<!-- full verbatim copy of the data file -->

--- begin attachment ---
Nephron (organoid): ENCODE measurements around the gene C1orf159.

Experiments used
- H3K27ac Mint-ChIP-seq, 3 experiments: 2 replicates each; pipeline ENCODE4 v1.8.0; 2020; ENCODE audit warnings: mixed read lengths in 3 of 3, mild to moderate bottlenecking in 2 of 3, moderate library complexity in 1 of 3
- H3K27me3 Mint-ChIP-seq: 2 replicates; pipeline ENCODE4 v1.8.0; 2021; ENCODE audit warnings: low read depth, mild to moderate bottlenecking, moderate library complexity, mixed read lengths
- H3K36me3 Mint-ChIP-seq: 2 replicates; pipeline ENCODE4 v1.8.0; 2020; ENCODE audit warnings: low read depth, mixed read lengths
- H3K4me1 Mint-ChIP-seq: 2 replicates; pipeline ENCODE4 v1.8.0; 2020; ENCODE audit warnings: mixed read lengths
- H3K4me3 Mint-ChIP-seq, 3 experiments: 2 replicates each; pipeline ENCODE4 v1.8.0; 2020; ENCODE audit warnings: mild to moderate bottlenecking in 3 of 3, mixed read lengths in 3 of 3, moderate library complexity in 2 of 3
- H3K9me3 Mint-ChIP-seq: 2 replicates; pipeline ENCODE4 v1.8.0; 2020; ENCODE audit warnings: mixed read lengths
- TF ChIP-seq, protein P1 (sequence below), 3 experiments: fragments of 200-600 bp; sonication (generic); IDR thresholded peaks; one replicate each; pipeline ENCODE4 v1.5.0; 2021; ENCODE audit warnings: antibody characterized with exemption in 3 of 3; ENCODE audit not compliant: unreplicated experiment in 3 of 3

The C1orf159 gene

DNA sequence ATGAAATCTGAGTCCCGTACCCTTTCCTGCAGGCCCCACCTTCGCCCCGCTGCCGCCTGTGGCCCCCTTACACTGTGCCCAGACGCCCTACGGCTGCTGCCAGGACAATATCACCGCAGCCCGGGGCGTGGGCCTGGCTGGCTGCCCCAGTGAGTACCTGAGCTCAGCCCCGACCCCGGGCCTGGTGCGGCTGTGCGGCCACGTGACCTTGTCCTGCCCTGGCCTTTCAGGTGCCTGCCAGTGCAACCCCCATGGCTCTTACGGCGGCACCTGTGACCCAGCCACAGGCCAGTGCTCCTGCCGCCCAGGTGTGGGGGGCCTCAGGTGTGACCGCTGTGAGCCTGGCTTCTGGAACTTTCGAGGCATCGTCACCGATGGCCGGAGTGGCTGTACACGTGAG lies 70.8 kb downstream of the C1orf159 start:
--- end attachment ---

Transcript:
Nephron (organoid): ENCODE measurements around the gene C1orf159.

Experiments used
- H3K27ac Mint-ChIP-seq, 3 experiments: 2 replicates each; pipeline ENCODE4 v1.8.0; 2020; ENCODE audit warnings: mixed read lengths in 3 of 3, mild to moderate bottlenecking in 2 of 3, moderate library complexity in 1 of 3
- H3K27me3 Mint-ChIP-seq: 2 replicates; pipeline ENCODE4 v1.8.0; 2021; ENCODE audit warnings: low read depth, mild to moderate bottlenecking, moderate library complexity, mixed read lengths
- H3K36me3 Mint-ChIP-seq: 2 replicates; pipeline ENCODE4 v1.8.0; 2020; ENCODE audit warnings: low read depth, mixed read lengths
- H3K4me1 Mint-ChIP-seq: 2 replicates; pipeline ENCODE4 v1.8.0; 2020; ENCODE audit warnings: mixed read lengths
- H3K4me3 Mint-ChIP-seq, 3 experiments: 2 replicates each; pipeline ENCODE4 v1.8.0; 2020; ENCODE audit warnings: mild to moderate bottlenecking in 3 of 3, mixed read lengths in 3 of 3, moderate library complexity in 2 of 3
- H3K9me3 Mint-ChIP-seq: 2 replicates; pipeline ENCODE4 v1.8.0; 2020; ENCODE audit warnings: mixed read lengths
- TF ChIP-seq, protein P1 (sequence below), 3 experiments: fragments of 200-600 bp; sonication (generic); IDR thresholded peaks; one replicate each; pipeline ENCODE4 v1.5.0; 2021; ENCODE audit warnings: antibody characterized with exemption in 3 of 3; ENCODE audit not compliant: unreplicated experiment in 3 of 3

The C1orf159 gene

DNA sequence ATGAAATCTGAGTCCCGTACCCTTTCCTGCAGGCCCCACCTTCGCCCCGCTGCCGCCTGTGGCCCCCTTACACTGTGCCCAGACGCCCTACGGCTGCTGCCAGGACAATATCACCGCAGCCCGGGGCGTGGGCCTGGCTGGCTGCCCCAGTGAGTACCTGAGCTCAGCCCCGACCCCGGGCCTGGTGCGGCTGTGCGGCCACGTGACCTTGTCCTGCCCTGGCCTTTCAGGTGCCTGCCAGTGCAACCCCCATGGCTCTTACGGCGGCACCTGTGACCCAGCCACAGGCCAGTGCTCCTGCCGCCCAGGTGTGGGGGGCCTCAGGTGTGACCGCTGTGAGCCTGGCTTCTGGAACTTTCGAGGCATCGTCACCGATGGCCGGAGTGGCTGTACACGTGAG lies 70.8 kb downstream of the C1orf159 start: